This course is an interdisciplinary introduction to environmental science. Students consider scientific methods, the scale and magnitude of environmental variables, societal pathways and impediments to solving environmental problems, and critical thinking about environmental issues. Topics include: hypothesis testing, social and scientific causation, linear and non-linear processes, temporal and spatial scales, feedback cycles, biodegradation and accumulation, and the social and organizational context of environmental activities.
Classes 3 hrs and lab 3 hrs per week.
Students in this algebra-based course are introduced to fundamental concepts regarding physical processes studied in environmental sciences. An understanding of kinematics, linear dynamics, work, power, energy and momentm conservation is developed. Elementary concepts related to fluids, waves and radioactivity are introduced and applied to environmental problems. Dimensional and order-of-magnitude analysis is emphasized.Classes 3 hrs and lab 3 hrs per week.
Green chemistry, or environmentally benign chemistry, is the design of chemical products and processes that reduce or eliminate the use and generation of hazardous substances. Students examine the chemical principles and processes in the development of technology and in the effects that this technology has on the environment. Traditional approaches are avoided that only consider the treatment of pollution after it is created, and will focus on alternative routes that limit the production of waste.Classes 3 hrs per week.
Students examine human impacts on the environment and ecosystems, locally and internationally, through the medium of case studies, discussions, readings, critical analysis assignments, and practical lab applications. Students will practice biological and environmental sampling techniques, complete a research project, and participate in field trips.Classes 3 hrs. and lab 3 hrs. per week.
This course provides a scientific introduction to environmental problems and their solutions. The emphasis is on biological and ecological processes and their importance to global sustainability. Labs include hands on experience sampling local environments, participation on real research projects, and field trips to local environmental industry facilities. Classes 3 hrs. and lab 3 hrs per week.
This course provides a scientific introduction to environmental problems and their solutions, with emphasis on sustainability regarding energy and mineral resources, air, and water. Topics include evolving patterns of resource identification, exploration, and consumption, waste management, environmental pollution, climate change, and their implications for the dynamics of human environment relations from the local to the global scale. Labs offer a hands-on approach to concrete environmental problems, including the practical evaluation of patterns of environmental change based on real data. Classes 3 hrs. and lab 3 hrs.
Students explore the history of energy use and the associated scientific and philosophic problems from ancient times to 21st-century. The current carbon-based economy, and alternative energy sources such as geothermal, wind, and solar energy are examined. Students are introduced to energy use including thermodynamics, combustion reactions, electrochemistry, and photovoltaics.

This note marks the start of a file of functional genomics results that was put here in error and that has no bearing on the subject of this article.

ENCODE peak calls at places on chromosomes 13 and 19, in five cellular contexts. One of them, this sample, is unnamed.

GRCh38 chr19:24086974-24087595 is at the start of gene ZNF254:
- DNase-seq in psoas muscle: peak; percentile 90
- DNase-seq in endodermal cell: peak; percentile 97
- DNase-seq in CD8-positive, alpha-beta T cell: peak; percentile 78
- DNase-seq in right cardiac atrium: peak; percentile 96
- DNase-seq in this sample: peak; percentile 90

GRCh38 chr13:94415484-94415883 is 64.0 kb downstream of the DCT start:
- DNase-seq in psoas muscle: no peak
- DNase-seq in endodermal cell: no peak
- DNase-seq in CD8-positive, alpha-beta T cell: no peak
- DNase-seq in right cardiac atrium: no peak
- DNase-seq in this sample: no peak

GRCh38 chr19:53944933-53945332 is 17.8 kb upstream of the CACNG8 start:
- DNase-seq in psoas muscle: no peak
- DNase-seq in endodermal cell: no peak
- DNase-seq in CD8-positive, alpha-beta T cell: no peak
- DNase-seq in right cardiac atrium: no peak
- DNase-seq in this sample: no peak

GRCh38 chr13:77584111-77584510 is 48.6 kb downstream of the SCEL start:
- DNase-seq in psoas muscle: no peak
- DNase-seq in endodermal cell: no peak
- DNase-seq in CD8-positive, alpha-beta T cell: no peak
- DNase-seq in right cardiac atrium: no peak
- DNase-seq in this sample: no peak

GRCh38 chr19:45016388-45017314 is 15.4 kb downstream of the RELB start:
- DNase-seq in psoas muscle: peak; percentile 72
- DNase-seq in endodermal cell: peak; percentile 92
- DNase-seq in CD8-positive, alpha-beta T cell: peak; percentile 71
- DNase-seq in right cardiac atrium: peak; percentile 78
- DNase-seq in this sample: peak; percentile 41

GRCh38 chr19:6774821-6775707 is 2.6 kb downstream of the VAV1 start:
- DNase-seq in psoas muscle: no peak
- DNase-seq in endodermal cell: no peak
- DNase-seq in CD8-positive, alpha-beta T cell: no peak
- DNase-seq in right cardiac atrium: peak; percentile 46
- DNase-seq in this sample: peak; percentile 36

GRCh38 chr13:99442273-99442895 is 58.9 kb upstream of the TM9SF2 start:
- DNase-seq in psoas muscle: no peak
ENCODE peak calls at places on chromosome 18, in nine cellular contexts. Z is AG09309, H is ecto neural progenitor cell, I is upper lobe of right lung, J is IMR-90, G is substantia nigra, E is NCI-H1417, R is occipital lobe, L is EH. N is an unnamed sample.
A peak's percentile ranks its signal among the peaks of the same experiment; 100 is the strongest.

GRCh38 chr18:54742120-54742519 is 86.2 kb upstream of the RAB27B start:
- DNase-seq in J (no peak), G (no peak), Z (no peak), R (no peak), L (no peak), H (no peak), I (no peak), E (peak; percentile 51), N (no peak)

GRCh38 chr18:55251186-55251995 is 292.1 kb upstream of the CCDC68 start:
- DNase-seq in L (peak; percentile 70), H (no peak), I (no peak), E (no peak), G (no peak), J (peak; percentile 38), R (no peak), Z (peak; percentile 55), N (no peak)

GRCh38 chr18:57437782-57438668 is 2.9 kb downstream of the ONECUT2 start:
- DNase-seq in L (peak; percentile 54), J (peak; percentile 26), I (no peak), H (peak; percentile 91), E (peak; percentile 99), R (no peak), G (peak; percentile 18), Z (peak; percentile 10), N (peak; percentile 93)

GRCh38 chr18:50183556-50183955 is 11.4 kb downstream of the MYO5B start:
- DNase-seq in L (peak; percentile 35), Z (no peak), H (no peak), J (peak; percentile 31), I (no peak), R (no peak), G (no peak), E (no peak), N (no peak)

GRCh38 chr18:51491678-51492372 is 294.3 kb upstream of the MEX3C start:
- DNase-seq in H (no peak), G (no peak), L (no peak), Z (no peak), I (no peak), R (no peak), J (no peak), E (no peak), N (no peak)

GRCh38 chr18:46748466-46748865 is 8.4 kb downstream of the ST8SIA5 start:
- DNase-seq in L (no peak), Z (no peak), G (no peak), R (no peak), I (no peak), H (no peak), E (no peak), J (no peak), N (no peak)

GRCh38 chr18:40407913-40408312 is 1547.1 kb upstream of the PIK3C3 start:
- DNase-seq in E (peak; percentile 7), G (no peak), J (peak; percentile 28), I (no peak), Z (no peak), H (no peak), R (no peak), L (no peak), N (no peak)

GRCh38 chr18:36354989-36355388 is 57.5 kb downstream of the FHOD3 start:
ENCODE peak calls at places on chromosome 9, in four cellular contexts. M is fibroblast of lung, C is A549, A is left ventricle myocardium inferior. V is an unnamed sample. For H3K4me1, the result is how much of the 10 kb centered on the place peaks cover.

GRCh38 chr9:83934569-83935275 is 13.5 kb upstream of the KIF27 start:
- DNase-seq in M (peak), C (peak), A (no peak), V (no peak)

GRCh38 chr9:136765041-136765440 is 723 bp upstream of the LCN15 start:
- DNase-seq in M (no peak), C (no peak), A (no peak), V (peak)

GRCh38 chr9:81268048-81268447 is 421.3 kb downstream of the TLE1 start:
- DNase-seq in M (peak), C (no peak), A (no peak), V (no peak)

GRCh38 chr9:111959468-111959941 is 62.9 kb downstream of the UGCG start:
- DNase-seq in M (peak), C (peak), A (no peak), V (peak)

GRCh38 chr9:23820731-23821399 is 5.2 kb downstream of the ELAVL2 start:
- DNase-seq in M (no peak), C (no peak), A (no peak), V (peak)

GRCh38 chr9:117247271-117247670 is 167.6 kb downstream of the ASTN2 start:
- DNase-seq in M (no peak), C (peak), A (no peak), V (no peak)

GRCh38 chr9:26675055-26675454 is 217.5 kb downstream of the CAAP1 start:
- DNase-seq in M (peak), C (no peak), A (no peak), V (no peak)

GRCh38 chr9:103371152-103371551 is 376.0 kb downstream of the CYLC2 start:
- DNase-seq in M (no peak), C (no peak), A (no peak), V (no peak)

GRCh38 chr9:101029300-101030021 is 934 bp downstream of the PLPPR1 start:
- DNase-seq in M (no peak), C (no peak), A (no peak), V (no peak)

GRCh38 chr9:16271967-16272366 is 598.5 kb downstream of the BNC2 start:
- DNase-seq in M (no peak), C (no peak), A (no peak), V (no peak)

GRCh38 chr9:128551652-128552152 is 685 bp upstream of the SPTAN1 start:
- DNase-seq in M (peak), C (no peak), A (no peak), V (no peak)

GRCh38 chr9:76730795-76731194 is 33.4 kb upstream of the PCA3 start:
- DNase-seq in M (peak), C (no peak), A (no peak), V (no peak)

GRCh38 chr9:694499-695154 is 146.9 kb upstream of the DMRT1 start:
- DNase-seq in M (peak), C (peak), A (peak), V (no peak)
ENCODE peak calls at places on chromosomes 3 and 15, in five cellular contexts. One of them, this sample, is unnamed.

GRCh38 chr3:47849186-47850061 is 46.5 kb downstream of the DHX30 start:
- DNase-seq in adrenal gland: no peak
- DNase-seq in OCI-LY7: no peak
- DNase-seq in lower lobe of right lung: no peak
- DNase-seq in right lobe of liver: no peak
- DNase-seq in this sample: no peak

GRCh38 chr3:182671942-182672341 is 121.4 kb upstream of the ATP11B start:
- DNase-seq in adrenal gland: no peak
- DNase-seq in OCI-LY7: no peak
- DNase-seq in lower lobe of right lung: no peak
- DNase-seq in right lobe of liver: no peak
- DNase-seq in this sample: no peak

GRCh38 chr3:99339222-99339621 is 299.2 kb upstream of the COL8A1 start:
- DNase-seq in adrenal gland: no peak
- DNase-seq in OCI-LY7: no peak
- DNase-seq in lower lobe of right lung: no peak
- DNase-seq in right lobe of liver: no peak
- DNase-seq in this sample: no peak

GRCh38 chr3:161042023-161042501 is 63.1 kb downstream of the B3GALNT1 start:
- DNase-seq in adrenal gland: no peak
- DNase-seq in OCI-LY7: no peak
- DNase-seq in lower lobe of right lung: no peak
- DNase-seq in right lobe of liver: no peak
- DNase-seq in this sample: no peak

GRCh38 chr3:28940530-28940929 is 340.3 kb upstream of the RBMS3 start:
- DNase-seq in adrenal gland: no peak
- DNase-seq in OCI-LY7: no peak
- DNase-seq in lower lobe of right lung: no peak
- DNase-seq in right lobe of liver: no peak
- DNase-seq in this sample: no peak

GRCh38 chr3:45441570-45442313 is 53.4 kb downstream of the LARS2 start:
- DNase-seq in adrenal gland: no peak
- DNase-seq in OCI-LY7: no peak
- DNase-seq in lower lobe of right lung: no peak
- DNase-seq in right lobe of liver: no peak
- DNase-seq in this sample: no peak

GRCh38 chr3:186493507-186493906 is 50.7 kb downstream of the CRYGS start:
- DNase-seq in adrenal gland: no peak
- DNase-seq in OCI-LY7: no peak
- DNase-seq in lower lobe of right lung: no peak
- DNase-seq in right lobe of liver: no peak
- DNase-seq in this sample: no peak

Field courses are unique learning opportunities designed to bring theory to life in a natural setting. Normally double lectures held every second week during the regular semester are coupled with an intensive field component in spring or summer. Topics can vary with season and instructor expertise.Classes 3 hrs per week, plus intensive field lab.
Students are introduced to the essential concepts of groundwater flow and wells. Topics include: flow through varying geologic material, water resources management, baseline groundwater quality, contamination of sub-surface environments, and an introduction to quantitative methods. Students will learn to recognize and interpret groundwater flow and chemical data, and have an opportunity to apply this knowledge via course work, laboratory exercises and field work. Classes 3 hrs. and lab 3 hrs. per week. Labs may involve field work.
This course describes the legislative background and techniques for the prediction of impacts on biophysical and socio-economic environments. This course will cover screening, scoping, baseline studies, impact prediction, mitigation, monitoring and auditing. Classes 3 hrs. and lab 3 hrs per week.
This course describes the principles and applications of environmental auditing and monitoring. Techniques for environmental audit of facilities, organizations and projects will be covered, together with the design of monitoring programs and techniques for atmospheric, biological, hydrological, and socio-economic monitoring. Classes 3 hrs. and lab 3 hrs. per week.
Students develop information management skills required for an effective approach to environmental challenges in a complex and fast-changing context, involving a wide range of stakeholders. Concepts, methods, and practical training